Ignore the ding dongs telling you to use systemd. It will work, but the pid and log files will not be touched. That’s not very helpful when using the start up script to restart, or reconfig KiwiIRC. Plus it’s handy to have log files to know what the service is doing. Crontab for the win!
Under the user that KiwiIRC is running.
Then enter this line with the full path to where KiwiIRC is installed.
@reboot /home/user/bin/KiwiIRC/kiwi start
KiwiIRC will now automatically start on boot of the server and the pid and log files will be properly written to.
More mail servers are now accepted e-mail via IPv6. I have had a dynamically assigned IPv6 block on my Comcast Business account for awhile and I have let Sendmail decide what to use, and about 99.9% of mail is delivered via IPv4. Just recently it appears Comcast has assigned an IPv6 MX record for their mail server. My Sendmail picked this up and now happily attempts to deliver the mail via the IPv6 address. Unfortunately, it is immediately rejected due to the IPv6 address does not have a PTR record. Of course Comcast Business is far behind on assigning IPv6 blocks so there is no way to get a static IPv6 block and a PTR entry.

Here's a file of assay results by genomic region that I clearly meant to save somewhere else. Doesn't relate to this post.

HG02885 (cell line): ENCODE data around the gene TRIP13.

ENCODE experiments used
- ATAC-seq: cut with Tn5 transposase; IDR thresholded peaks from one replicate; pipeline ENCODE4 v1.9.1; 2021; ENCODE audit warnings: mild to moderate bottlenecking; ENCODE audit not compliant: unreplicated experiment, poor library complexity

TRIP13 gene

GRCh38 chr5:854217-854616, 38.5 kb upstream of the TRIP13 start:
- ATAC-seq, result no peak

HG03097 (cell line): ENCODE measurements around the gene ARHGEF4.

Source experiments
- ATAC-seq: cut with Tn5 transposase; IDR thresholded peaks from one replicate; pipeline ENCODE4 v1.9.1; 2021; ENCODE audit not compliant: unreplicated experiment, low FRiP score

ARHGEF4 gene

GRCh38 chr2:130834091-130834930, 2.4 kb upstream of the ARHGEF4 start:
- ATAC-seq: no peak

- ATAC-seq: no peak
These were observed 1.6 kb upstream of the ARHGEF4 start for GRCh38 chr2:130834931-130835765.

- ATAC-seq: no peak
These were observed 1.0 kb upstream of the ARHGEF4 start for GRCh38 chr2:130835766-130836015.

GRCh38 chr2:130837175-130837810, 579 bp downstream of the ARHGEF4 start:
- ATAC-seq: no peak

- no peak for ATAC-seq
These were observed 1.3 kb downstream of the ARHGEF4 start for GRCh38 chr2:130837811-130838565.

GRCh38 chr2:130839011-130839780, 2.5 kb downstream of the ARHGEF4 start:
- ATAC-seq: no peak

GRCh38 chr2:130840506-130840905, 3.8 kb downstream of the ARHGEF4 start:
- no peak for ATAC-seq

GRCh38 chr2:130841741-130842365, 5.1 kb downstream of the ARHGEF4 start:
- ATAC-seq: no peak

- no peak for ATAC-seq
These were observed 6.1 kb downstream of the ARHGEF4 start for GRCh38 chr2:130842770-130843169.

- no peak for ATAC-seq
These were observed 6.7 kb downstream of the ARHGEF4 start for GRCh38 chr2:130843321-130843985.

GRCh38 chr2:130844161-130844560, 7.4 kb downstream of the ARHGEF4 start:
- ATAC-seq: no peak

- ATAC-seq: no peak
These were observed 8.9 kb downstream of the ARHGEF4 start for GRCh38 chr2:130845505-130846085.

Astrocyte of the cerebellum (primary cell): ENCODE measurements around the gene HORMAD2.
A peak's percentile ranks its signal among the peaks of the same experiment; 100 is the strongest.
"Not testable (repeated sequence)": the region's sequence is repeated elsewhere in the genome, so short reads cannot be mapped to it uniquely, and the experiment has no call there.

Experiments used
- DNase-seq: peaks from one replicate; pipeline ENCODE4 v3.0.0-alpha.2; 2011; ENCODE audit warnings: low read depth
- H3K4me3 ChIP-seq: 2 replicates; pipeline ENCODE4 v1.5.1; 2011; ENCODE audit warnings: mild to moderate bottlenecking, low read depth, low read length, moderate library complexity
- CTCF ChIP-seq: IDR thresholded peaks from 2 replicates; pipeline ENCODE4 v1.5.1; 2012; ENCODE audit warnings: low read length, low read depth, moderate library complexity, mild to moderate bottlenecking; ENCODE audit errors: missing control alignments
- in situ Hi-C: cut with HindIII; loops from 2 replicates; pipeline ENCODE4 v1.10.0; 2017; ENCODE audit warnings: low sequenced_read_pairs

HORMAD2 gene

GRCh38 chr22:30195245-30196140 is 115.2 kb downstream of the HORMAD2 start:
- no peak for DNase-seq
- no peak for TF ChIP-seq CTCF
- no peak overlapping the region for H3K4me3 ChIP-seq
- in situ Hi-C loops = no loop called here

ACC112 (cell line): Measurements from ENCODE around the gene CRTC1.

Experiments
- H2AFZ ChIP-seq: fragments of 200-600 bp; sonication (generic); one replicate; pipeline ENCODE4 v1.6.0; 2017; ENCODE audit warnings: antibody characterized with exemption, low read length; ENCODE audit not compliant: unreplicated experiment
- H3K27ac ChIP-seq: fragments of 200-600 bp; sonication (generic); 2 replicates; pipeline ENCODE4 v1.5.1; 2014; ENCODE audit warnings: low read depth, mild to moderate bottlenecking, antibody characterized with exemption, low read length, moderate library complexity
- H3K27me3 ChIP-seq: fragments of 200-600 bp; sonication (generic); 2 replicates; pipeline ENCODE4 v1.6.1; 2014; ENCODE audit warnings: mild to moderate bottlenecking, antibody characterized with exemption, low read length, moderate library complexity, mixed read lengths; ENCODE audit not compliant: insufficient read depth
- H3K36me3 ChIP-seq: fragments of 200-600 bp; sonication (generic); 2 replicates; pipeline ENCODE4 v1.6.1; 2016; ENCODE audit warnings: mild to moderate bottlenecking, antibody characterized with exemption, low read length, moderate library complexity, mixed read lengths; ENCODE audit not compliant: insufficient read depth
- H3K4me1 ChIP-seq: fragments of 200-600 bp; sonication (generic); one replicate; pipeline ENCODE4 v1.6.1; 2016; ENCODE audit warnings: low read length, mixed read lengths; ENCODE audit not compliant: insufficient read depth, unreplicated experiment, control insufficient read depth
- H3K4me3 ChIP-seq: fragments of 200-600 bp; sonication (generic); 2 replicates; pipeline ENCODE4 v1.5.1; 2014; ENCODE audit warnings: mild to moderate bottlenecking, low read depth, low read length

How do I get Sendmail to deliver to the IPv4 address instead? It’s called the mailertable feature.. You will need this feature enabled in your sendmail.mc file. Most likely it is already enabled.
Now you need to make an entry into the mailertable file with the domain and IPv4 address. In order to get the IPv4 MX address for the domain you can do so by using the host command. We first look up the main domain name to get the MX records. Then lookup the IPv4 address for the MX record. We now have the IPv4 address to where we want to deliver the mail.
[root@superstar ~]# host comcast.net
comcast.net has address 188.8.131.52
comcast.net mail is handled by 5 mx2.comcast.net.
comcast.net mail is handled by 5 mx1.comcast.net.
[root@superstar ~]# host mx1.comcast.net
mx1.comcast.net has address 184.108.40.206
mx1.comcast.net has IPv6 address 2001:558:fe16:1b::15
We now add these lines to our mailertable file.
Don’t forget to issue make to update the db files for Sendmail to see the changes to the mailertable file. And then restart Sendmail. It will now deliver to the specific IPv4 address.
[root@superstar mail]# make
[root@superstar mail]# service sendmail restart
Redirecting to /bin/systemctl restart sendmail.service
You bet there is a catch! If the IPv4 address changes, you will need to manually make the change.
That’s it all there is to this. Sendmail is now delivering to the IPv4 address.